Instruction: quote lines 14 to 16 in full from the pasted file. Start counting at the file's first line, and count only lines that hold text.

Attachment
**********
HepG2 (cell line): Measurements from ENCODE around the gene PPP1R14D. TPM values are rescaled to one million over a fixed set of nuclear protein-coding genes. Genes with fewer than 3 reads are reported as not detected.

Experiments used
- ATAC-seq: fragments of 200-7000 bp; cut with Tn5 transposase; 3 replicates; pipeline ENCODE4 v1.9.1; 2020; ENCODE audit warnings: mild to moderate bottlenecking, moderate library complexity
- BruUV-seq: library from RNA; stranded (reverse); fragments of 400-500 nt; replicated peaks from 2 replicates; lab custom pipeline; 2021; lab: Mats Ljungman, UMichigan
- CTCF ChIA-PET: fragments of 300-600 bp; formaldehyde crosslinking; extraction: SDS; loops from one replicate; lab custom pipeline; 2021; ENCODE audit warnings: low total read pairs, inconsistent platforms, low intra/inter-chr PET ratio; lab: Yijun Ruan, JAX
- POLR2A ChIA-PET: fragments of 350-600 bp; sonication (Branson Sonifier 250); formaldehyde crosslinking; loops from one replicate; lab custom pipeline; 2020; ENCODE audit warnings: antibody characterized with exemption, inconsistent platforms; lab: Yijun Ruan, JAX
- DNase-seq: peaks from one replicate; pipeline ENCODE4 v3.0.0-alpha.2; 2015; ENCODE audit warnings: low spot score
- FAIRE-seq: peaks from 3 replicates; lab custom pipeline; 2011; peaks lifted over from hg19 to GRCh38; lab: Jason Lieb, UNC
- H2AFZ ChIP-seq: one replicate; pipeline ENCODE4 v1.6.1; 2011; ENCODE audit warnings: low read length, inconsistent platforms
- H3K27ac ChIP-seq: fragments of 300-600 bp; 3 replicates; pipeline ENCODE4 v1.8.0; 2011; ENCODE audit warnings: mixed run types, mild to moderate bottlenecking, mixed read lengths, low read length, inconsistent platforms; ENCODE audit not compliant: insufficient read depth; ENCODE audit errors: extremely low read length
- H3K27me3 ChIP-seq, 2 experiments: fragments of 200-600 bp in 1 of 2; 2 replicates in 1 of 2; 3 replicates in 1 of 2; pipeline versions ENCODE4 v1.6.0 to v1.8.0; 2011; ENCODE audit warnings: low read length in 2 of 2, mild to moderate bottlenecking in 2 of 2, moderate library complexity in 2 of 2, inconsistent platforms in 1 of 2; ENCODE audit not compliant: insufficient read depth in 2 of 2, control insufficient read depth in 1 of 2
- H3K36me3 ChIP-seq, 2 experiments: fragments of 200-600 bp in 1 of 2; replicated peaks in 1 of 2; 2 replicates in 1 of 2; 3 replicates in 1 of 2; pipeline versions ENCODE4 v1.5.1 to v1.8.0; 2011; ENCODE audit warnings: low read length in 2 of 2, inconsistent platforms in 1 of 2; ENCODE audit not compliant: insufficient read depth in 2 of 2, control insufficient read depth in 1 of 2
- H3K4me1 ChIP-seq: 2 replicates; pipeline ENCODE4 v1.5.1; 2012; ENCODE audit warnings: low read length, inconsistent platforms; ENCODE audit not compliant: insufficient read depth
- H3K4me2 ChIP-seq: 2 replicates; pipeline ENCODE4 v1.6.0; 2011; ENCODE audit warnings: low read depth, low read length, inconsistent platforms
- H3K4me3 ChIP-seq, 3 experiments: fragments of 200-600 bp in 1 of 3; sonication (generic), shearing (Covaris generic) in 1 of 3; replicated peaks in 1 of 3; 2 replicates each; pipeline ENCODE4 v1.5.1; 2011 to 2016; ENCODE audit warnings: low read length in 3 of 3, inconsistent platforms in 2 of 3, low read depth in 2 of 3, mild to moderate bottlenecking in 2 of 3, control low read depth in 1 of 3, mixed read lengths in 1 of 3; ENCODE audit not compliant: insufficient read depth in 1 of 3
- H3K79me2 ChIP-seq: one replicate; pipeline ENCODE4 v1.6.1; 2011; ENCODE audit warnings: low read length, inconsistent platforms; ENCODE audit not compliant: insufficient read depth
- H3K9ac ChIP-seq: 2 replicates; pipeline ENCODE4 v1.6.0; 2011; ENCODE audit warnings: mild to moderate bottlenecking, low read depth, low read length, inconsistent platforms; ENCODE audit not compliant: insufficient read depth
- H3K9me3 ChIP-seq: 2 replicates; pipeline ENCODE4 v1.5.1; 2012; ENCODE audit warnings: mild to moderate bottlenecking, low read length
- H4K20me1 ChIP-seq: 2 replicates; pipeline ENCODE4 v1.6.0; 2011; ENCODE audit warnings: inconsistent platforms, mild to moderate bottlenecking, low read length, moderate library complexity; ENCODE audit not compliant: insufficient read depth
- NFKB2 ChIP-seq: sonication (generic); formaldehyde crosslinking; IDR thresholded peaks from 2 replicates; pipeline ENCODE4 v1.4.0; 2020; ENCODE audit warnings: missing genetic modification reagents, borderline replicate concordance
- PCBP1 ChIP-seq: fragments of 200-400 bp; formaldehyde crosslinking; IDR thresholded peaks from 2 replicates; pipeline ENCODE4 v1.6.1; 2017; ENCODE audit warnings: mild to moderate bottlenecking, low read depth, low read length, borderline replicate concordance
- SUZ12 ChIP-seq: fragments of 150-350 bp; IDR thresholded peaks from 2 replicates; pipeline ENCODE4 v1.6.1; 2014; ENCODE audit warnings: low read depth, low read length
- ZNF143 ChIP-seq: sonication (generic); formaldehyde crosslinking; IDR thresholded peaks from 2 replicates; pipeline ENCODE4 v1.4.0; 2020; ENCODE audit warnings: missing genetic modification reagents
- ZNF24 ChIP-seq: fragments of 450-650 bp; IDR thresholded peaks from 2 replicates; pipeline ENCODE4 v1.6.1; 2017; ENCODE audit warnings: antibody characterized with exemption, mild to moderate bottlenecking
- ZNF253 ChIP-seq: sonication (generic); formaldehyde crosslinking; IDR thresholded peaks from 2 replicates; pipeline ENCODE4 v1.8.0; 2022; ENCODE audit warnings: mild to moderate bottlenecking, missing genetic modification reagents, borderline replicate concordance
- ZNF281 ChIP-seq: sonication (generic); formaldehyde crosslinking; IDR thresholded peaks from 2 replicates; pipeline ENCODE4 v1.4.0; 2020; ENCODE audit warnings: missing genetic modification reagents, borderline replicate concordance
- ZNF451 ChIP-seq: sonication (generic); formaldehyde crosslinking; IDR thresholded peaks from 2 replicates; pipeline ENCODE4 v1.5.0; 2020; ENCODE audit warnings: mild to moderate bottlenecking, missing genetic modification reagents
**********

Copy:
- H3K4me2 ChIP-seq: 2 replicates; pipeline ENCODE4 v1.6.0; 2011; ENCODE audit warnings: low read depth, low read length, inconsistent platforms
- H3K4me3 ChIP-seq, 3 experiments: fragments of 200-600 bp in 1 of 3; sonication (generic), shearing (Covaris generic) in 1 of 3; replicated peaks in 1 of 3; 2 replicates each; pipeline ENCODE4 v1.5.1; 2011 to 2016; ENCODE audit warnings: low read length in 3 of 3, inconsistent platforms in 2 of 3, low read depth in 2 of 3, mild to moderate bottlenecking in 2 of 3, control low read depth in 1 of 3, mixed read lengths in 1 of 3; ENCODE audit not compliant: insufficient read depth in 1 of 3
- H3K79me2 ChIP-seq: one replicate; pipeline ENCODE4 v1.6.1; 2011; ENCODE audit warnings: low read length, inconsistent platforms; ENCODE audit not compliant: insufficient read depth